One way of trying to avoid these difficulties is to invite respondents to choose between opposing propositions. The latest Redfield & Wilton poll also adopted this approach by asking:
Is it more important for the United Kingdom:
to be able to have its own laws and regulations,
to be able to trade easily with the European Union?
While 39% said it was more important to trade with the EU, slightly more, 47% picked out the UK having its own laws and regulations. As we might anticipate, those who currently support staying out of the EU are heavily inclined (by 72% to 21%) to the view that it is more important for the UK to have its own laws and regulations. However, while those who would vote to re-join the EU are, in contrast, more likely to say that trading easily with the EU is more important, the balance of opinion (56% to 32%) is rather more even – perhaps helping to explain why those who back re-joining are particularly unlikely to give substantively consistent answers to the hard and soft Brexit options in Table 1.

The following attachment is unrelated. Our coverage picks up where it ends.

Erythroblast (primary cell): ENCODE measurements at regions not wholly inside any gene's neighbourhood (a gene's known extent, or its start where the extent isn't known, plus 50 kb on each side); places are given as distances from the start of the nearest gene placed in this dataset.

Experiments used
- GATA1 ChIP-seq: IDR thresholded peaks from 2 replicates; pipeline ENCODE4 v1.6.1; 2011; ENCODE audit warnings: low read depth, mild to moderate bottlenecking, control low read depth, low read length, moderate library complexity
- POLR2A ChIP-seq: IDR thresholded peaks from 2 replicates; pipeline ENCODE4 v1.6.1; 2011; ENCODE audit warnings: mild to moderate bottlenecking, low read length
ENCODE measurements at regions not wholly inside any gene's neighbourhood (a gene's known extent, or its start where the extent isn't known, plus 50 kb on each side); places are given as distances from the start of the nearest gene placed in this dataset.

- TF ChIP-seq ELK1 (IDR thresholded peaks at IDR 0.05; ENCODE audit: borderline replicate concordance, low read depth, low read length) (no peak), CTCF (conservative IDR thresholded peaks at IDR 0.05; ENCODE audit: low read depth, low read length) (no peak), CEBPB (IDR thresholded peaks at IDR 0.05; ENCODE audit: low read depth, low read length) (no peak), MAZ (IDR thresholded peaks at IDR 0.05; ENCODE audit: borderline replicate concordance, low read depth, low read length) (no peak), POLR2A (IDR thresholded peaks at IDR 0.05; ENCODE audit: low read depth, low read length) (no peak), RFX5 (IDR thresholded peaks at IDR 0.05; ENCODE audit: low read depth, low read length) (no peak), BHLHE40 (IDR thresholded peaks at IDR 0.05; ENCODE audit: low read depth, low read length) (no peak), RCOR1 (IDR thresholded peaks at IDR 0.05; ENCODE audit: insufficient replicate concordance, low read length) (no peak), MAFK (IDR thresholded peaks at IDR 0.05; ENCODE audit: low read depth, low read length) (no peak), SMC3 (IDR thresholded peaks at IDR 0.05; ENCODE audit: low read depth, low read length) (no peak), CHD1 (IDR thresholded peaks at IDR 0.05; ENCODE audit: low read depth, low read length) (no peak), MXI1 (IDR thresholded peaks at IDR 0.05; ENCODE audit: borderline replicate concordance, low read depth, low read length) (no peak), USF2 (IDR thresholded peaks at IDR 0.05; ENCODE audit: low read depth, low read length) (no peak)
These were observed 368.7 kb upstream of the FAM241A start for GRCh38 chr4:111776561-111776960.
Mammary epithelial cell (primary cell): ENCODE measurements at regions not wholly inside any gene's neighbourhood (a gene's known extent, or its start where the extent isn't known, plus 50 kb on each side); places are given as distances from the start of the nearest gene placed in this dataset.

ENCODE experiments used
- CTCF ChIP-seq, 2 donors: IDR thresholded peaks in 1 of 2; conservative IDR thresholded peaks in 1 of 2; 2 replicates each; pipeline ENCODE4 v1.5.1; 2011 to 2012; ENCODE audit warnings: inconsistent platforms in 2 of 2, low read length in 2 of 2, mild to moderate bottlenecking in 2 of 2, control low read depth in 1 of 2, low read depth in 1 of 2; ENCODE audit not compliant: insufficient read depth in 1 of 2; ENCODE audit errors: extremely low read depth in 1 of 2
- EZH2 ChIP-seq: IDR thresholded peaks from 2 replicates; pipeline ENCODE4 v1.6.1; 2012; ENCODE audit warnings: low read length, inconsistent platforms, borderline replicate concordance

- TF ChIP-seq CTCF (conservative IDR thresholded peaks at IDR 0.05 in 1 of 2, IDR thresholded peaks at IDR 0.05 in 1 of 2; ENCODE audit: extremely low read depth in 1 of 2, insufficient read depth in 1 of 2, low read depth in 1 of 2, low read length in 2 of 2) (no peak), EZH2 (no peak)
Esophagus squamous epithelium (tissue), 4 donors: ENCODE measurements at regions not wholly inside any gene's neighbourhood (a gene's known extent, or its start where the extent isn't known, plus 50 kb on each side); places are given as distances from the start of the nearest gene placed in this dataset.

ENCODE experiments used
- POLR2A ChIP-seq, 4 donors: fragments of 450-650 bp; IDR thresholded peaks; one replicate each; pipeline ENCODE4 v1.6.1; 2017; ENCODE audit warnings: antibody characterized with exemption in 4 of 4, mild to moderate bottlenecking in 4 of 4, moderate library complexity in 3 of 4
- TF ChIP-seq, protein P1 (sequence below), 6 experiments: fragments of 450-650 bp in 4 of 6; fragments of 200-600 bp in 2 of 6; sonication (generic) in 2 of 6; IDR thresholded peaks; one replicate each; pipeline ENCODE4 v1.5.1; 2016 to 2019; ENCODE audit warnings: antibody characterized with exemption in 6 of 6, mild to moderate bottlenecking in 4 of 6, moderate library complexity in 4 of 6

What, though, are the implications for the continuing debate about Britain’s relationship with the EU? First, even after seven years of debate about what Britain’s post-Brexit relationship with the EU should be, many voters appear not to recognise the trade-offs involved. Second, much depends on framing. Those who want a closer relationship need to persuade voters of the value of being able to trade easily with the EU, while those who prefer a harder Brexit need to focus their attention on sovereignty. The outcome of that debate about priorities is far from guaranteed.
This blog is also posted on the UK in a Changing Europe website
By John Curtice
John Curtice is Senior Research Fellow at NatCen and at 'UK in a Changing Europe', Professor of Politics at Strathclyde University, and Chief Commentator on the What UK Thinks: EU website.